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Brazilian Journal of Biology

versão impressa ISSN 1519-6984

Braz. J. Biol. vol.70 no.1 São Carlos fev. 2010

https://doi.org/10.1590/S1519-69842010000100016 

BIOLOGY

 

The use of PCR-RFLP to genetically distinguish the morphologically close species: Ceriodaphnia dubia Richard, 1894 and Ceriodaphnia silvestrii Daday, 1902 (Crustacea Cladocera)

 

Utilização do PCR-RFLP para diferenciar geneticamente as espécies Ceriodaphnia dubia Richard, 1894 e Ceriodaphnia silvestrii Daday, 1902 (Crustacea Cladocera)

 

 

Abreu, MJ.I; Santos-Wisniewski, MJ.I; Rocha. O.II; Orlando, TC.I, *

IDepartment of Biological Science, Federal University of Alfenas - UNIFAL, Rua Gabriel Monteiro da Silva, 714, CEP 37130-000, Alfenas, MG, Brazil
IIDepartment of Ecology and Evolutionary Biology, Federal University of São Carlos - UFSCar, CP 676, CEP 13565-905, São Carlos, SP, Brazil

 

 


ABSTRACT

The cladocerans are important components of planktonic and benthic freshwater and good indicators of the trophic state of water bodies. The morphological taxonomy of many species of Cladocera is considered complex with minor differences separating some species. Nowadays, molecular techniques provide a powerful tool to identify and classify different taxonomical levels, using mainly ribosomal RNA genes (rRNA) as molecular markers. In the present work we performed PCR-RFLP to separate Ceriodaphnia dubia, an exotic species in Brazil and the native species Ceriodaphnia silvestrii, widely distributed in Brazilian freshwater. The RFLP analysis of the ITS1-5.8S-ITS2 region of rRNA genes showed to be different between C. dubia and C. silvestrii when using enzymes EcoRI, ApaI and SalI. Thus, the ITS1-5.8S-ITS2 region proved to be a useful molecular marker to differentiate the studied Ceriodaphnia species, which makes the task easier of telling apart species that are morphologically very similar. Also, this methodology might be interesting in determining the distribution of the exotic species C. dubia in Brazilian freshwaters, particularly in cases when C. dubia occurs in the absence of C. silvestrii, a particularly difficult task for ecologists who are not taxonomy specialists.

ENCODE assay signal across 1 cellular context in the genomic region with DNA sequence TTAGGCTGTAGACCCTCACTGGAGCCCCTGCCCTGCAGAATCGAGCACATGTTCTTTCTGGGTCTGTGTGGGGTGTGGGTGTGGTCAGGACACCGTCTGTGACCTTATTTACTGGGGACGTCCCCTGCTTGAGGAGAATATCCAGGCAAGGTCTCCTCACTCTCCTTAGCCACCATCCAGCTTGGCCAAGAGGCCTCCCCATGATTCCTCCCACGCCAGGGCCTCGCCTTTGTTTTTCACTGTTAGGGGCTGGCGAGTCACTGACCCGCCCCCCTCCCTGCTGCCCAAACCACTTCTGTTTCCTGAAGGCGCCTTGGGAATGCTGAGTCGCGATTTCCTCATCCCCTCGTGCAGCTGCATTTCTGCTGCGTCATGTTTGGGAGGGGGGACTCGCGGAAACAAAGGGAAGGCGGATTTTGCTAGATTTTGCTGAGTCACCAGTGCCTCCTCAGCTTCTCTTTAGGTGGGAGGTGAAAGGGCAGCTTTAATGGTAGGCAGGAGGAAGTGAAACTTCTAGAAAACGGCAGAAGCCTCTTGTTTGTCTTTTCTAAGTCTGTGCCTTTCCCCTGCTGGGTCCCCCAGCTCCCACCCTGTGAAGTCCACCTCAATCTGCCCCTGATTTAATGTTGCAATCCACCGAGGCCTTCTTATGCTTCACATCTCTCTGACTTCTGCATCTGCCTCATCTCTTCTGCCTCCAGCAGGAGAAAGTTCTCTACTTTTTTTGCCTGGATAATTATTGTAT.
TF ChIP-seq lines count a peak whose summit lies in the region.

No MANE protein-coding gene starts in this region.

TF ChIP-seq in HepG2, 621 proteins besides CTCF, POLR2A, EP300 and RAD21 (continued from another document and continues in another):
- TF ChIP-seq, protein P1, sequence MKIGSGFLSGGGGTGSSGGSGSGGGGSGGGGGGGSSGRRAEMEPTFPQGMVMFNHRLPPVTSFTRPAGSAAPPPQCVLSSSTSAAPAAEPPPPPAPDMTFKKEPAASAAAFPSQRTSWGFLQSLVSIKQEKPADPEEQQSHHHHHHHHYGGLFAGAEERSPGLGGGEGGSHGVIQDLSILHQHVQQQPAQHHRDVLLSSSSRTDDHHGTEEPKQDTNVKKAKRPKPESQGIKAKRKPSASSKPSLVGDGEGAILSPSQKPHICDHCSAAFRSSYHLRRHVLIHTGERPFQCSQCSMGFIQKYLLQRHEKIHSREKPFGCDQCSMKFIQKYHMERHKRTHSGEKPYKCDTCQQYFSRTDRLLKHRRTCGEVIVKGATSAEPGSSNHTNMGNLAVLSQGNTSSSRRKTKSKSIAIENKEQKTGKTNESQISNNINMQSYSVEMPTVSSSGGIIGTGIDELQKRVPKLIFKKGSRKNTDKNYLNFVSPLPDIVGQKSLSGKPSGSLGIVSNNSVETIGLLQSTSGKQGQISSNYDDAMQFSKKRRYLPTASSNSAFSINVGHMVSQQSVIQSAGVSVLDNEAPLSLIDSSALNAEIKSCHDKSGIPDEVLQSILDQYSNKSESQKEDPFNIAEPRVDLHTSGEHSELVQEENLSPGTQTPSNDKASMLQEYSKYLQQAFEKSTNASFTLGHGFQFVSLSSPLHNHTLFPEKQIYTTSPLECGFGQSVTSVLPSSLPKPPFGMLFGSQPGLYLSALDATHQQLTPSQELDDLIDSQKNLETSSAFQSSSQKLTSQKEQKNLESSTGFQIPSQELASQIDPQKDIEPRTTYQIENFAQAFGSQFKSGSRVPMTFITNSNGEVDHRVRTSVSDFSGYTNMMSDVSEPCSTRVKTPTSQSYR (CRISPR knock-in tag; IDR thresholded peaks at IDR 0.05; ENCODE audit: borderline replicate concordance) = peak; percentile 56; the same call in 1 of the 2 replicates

Keywords: molecular markers, Cladocera, exotic species, DNA extraction, spacer regions.


RESUMO

Os cladóceros são considerados importantes componentes de comunidades bentônicas e planctônicas de água doce e bons indicadores do estado trófico da água. A taxonomia morfológica de muitas espécies de Cladocera é considerada complexa com pequenas diferenças que separam algumas espécies. Atualmente, as técnicas moleculares são consideradas uma ferramenta importante para identificar e classificar diferentes níveis taxonômicos, com a utilização, principalmente, de genes de rRNA como marcadores moleculares. No presente trabalho foi utilizada PCR-RFLP para diferenciar geneticamente Ceriodaphnia dubia, uma espécie exótica no Brasil, e a espécie nativa Ceriodaphnia silvestrii, amplamente distribuída em corpos d'água brasileiros. A análise por RFLP da região ITS1-5.8S-ITS2 dos genes de rRNA mostrou diferenças entre C. dubia e C. silvestrii para os sítios das enzimas de restrição EcoRI, ApaI e SalI. Dessa forma, a região ITS1-5.8S-ITS2 mostrou-se um marcador molecular útil para diferenciar as espécies de Ceriodaphnia estudadas, o que facilita a separação de espécies muito similares morfologicamente. Também, os resultados apresentados parecem ser interessantes na determinação da distribuição da espécie exótica C. dubia em corpos d'água brasileiros, principalmente nos casos onde C. dubia ocorre na ausência de C. silvestrii, uma tarefa difícil para ecologistas não especialistas em taxonomia.